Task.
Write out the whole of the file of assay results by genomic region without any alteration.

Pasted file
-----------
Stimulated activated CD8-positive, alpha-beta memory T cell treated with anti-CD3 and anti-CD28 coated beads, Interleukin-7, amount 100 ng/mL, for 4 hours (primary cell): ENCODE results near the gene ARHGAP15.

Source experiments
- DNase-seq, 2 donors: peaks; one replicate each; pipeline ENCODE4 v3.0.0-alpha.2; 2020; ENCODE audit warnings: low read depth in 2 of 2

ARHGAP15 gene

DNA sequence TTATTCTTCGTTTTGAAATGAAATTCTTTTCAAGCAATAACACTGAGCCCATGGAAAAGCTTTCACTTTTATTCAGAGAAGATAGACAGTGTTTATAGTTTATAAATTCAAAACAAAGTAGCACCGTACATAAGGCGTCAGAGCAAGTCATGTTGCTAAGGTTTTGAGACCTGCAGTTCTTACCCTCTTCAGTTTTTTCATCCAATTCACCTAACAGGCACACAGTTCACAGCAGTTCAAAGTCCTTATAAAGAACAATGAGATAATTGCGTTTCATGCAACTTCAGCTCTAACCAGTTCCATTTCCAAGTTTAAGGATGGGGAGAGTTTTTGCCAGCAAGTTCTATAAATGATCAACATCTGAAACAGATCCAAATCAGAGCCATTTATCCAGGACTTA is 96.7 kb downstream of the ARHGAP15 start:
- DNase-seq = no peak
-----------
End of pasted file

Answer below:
Stimulated activated CD8-positive, alpha-beta memory T cell treated with anti-CD3 and anti-CD28 coated beads, Interleukin-7, amount 100 ng/mL, for 4 hours (primary cell): ENCODE results near the gene ARHGAP15.

Source experiments
- DNase-seq, 2 donors: peaks; one replicate each; pipeline ENCODE4 v3.0.0-alpha.2; 2020; ENCODE audit warnings: low read depth in 2 of 2

ARHGAP15 gene

DNA sequence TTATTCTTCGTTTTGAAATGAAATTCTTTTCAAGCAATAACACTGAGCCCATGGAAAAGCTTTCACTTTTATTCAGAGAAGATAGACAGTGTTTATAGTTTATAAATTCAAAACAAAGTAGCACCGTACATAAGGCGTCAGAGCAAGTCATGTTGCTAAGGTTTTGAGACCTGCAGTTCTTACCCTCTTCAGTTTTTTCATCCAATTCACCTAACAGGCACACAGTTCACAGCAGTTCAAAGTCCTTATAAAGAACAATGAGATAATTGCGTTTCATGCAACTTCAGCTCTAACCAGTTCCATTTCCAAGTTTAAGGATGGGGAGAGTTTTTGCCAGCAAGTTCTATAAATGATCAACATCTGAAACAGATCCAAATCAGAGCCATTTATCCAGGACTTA is 96.7 kb downstream of the ARHGAP15 start:
- DNase-seq = no peak